Gaming in Czech Republic: overview

Legislative framework of gambling regulation

Legislative framework of gambling regulation

◊ Status: Law stated as at 01-Nov-2016 | Jurisdiction: Czech Republic

Contents

♦ Legislative framework of gambling regulation
   ◊Overview
   ◊Regulatory authorities
   ◊Gambling products
♦ Land-based gambling
   ◊Regulation/licensing
♦ Online gambling
   ◊Regulation/licensing
   ◊B2B and B2C
   ◊Technical measures
♦ Mobile gambling and interactive gambling
♦ Social gaming
♦ Gambling debts
♦ Tax
♦ Advertising
♦ Developments and reform
   ◊Legal development
   ◊Reform
♦ The regulatory authorities
   ◊Ministry of Finance
   ◊Municipal authorities
   ◊Customs Administration
♦ Online resources
   ◊Czech Ministry of Finance

Overview

images 1. What legislation applies to gambling?

The new Act No. 186/2016 Coll., on games of chance (Gambling Act) will become effective on 1 January 2017, replacing Act No. 202/1990 Coll., on lotteries and other similar games (Lotteries Act). Therefore this chapter will focus on the provisions of the Gambling Act.

All amounts in euros in these chapters are based on the exchange rate where EUR1 equals about CZK27.50.

While most gambling matters are regulated by the Gambling Act, other important aspects, such as taxation, are governed by Act No. 187/2016 Coll., on tax from games of chance (Gambling Tax Act). Some other technical aspects of gambling (such as data transfers, technical parameters of gambling devices and so on) are regulated by secondary legislation in the form of decrees issued by the Czech Ministry of Finance.

Although gambling activities mostly take place between individuals and legal entities, gambling is a matter of public law, due to the public interest in regulating this activity. As the Czech legal system is based on principles of continental law, the Administrative Procedure Code and the Tax Code apply to gambling, when special laws (such as the Gambling Act and the Gambling Tax Act) do not provide otherwise or are silent on a particular matter.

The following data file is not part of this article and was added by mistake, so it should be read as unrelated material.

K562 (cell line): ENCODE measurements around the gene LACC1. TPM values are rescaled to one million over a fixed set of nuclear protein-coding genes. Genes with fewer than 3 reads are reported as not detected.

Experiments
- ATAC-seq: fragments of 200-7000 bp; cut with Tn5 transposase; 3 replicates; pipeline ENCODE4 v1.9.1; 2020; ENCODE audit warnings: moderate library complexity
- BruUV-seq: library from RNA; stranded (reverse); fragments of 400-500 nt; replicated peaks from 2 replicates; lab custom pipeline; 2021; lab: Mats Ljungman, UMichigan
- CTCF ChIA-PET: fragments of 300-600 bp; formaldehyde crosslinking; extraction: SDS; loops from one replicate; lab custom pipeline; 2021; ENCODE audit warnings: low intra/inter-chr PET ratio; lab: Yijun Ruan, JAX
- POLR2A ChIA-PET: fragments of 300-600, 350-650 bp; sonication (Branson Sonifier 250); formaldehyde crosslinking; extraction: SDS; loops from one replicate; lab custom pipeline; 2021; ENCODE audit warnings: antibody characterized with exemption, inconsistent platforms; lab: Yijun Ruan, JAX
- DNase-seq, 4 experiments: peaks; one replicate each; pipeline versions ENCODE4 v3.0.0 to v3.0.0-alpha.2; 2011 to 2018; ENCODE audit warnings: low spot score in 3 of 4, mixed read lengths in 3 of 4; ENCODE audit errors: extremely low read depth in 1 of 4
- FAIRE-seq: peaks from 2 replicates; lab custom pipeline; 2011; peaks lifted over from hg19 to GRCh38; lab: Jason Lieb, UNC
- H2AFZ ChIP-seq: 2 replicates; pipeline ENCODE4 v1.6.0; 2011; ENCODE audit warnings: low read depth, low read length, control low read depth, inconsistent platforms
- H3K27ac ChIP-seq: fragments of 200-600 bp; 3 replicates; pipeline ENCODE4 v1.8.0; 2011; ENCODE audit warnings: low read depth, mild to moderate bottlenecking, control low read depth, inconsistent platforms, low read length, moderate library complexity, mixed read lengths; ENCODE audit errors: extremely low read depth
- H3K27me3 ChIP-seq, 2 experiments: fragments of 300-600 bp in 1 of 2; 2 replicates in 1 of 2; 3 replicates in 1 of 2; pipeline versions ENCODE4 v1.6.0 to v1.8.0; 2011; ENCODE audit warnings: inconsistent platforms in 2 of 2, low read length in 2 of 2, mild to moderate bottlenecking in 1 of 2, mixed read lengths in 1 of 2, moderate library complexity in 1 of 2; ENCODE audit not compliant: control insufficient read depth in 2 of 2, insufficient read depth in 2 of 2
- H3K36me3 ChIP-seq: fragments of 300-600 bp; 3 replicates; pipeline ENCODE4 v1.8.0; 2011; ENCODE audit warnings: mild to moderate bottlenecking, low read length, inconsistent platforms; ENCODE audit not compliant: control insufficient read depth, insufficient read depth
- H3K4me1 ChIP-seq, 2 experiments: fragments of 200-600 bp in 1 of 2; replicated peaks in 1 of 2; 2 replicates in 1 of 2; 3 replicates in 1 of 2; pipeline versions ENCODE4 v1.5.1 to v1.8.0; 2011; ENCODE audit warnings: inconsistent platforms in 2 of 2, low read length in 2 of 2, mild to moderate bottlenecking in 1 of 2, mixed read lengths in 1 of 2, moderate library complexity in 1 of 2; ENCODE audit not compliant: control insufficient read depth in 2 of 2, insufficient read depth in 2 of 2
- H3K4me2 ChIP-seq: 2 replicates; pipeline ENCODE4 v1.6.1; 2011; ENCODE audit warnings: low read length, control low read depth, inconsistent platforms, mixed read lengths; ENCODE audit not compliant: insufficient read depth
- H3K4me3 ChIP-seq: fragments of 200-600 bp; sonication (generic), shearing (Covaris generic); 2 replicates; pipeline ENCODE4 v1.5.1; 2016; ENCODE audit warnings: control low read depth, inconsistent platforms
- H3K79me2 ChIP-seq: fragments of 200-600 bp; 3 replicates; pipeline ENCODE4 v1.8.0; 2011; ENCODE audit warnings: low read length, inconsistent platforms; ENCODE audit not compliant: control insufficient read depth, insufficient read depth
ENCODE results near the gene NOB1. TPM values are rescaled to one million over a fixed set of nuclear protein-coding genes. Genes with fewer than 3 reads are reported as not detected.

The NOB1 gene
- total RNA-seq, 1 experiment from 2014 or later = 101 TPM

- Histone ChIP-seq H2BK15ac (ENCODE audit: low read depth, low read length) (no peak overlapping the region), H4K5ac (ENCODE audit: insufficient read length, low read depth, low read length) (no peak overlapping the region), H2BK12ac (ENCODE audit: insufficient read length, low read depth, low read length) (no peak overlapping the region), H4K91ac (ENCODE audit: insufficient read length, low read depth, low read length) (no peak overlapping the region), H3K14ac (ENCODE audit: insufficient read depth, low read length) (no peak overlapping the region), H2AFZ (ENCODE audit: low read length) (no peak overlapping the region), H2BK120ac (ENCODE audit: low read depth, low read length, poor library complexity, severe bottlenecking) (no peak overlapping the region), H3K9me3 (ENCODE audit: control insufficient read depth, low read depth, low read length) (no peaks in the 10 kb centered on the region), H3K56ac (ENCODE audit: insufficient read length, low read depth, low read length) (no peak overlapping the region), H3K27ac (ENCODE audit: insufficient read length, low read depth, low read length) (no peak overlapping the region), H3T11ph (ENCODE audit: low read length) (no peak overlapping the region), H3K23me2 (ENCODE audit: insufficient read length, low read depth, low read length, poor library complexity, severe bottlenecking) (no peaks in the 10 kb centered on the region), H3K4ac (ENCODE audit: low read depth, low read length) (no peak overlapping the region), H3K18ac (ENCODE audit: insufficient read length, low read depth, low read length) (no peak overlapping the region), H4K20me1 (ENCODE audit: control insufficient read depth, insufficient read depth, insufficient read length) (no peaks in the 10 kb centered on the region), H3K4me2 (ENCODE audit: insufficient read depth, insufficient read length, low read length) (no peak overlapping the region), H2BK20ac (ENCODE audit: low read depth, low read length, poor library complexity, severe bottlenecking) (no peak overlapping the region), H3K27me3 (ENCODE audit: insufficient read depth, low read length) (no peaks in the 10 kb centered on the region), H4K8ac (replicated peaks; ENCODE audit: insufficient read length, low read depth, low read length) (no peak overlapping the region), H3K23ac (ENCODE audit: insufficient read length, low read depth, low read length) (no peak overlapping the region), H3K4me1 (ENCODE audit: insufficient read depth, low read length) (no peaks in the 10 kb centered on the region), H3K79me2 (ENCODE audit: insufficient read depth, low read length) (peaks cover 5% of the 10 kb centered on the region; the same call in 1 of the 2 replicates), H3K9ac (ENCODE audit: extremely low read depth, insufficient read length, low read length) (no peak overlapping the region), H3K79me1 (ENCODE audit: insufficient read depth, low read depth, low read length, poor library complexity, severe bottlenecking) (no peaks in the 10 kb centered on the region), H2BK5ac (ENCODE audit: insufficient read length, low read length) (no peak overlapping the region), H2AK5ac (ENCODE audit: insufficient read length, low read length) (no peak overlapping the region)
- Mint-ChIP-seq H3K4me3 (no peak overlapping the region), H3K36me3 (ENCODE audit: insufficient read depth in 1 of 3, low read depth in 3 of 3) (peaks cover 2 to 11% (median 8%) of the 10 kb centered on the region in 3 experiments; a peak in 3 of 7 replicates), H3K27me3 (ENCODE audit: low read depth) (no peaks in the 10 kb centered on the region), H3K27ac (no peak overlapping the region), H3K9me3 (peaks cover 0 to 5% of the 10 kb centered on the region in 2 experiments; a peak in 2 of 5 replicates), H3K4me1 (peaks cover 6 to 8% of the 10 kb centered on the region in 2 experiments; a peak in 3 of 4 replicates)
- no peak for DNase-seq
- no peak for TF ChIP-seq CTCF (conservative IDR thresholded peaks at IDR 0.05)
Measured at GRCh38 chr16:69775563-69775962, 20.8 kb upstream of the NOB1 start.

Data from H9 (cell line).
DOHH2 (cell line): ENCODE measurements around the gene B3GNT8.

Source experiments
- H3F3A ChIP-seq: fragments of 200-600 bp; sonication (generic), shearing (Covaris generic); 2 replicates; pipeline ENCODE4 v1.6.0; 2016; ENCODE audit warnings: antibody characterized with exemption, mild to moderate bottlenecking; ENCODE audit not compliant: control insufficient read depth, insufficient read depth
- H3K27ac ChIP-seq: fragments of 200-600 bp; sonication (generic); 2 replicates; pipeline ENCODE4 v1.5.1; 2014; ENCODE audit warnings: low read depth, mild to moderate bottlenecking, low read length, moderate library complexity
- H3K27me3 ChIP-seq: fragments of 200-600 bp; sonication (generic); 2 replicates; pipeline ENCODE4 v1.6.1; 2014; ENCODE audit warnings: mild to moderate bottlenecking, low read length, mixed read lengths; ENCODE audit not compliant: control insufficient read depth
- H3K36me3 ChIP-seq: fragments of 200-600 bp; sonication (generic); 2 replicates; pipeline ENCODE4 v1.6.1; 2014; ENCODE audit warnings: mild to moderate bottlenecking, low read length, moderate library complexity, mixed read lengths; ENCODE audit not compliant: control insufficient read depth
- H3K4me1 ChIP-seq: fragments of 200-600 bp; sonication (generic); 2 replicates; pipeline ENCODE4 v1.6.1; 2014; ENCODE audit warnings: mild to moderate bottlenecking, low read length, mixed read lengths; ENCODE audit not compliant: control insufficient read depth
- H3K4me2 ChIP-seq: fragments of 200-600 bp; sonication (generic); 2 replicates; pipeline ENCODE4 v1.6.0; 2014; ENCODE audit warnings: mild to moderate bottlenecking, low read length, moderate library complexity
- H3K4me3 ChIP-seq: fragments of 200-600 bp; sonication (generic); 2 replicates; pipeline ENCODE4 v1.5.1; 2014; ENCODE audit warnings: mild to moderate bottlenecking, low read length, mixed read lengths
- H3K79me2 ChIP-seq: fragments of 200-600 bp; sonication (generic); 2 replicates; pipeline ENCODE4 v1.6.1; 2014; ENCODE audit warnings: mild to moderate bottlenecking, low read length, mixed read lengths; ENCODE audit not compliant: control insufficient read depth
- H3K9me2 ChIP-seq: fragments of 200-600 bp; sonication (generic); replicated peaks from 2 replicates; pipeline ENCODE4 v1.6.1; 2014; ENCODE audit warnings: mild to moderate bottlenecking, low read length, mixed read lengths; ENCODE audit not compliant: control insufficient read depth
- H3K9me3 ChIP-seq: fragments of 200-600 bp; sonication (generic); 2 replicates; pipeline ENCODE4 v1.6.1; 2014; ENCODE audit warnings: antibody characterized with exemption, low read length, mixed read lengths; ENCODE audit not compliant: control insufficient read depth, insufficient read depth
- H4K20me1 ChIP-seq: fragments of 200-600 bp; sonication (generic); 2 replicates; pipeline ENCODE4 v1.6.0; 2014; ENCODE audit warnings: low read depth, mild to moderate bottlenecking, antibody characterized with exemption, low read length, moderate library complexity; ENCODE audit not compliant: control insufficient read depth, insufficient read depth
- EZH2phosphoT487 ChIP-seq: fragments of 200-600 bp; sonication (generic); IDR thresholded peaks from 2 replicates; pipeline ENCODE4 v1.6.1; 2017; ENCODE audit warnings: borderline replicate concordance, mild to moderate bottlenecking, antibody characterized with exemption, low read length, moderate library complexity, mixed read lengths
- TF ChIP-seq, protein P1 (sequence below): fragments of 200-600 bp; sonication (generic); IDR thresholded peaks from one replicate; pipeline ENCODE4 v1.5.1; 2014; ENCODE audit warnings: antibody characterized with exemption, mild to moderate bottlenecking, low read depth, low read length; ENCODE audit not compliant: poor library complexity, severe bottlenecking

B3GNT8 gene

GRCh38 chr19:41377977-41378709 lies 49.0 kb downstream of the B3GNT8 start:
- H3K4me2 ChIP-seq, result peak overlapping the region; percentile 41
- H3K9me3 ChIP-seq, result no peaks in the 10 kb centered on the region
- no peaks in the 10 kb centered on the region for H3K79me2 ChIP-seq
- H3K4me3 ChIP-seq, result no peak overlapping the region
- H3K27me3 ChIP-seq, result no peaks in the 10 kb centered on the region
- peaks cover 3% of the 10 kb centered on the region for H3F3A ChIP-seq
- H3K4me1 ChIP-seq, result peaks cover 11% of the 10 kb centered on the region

Additionally, the following acts have an impact on the day-to-day operations of gambling operators:

  • Act No. 253/2008 Coll., on selected measures against legitimisation of proceeds of crime and financing of terrorism.
  • Act No. 101/2000 Coll., on personal data protection.
  • Act No. 40/1995 Coll., on regulation of advertising.

Various other laws marginally affect gambling, but will not be referred to in this chapter.

The Gambling Act and the Gambling Tax Act apply to both land-based and online gambling, which are regulated in the same way in most material aspects.

images 2. What is the legal definition of gambling in your jurisdiction and what falls within this definition?
General definition

Gambling is defined as a game, betting or a lottery where the participant places a bet and both:

  • There is no guaranteed return on the bet.
  • The winning or loss is entirely or partly subject to chance or unknown circumstances.

The exhaustive list of the various gambling categories is as follows (section 3, paragraph 2, Act No. 186/2016 Coll., on games of chance (Gambling Act)):

  • Lottery.
  • Odds betting, including live odds betting,
  • Totalisator games.
  • Bingo.
  • Technical games.
  • Live games.
  • Tombolas.
  • Small-size tournaments.

Although the Gambling Act provides an exhaustive list of gambling categories, the definition of gambling itself is intentionally broad and may have far-reaching consequences. Only games of chance that fit into the definition of one of the gambling categories listed above can be licensed and legally provided by gambling operators.

Other games of chance are not allowed, including future games that are yet to be invented, unless they fall within the definition of specific gambling categories, and may therefore be eligible for a licence. In this respect, the definitions of technical games and live games provide leeway for innovative operators to come up with new and attractive games. However, whether these games meet the requirements of an existing gambling category should be assessed on a case-by-case basis.

Online gambling

The lack of regulation of online gambling was one of the most important reasons for the enactment of the Gambling Act. Online gambling is not regulated as a special or a stand-alone type of gambling. Rather, most gambling categories (except tombolas and small-size tournaments) can be operated as internet games (that is, games available through distant access via the internet). While certain provisions are specific to the virtual nature of internet games, the various means of gambling are generally regulated in the same way.

The Act No. 187/2016 Coll., on tax from games of chance also applies to internet games, and the Ministry of Finance is well aware of the potential tax revenue from online gambling.

Land-based gambling

Czech law does not contain a separate definition for land-based gambling. The Gambling Act defines various gambling categories which, depending on their manner of operation, will either fall within the category of internet games or will be considered land-based gambling.

Regulatory authorities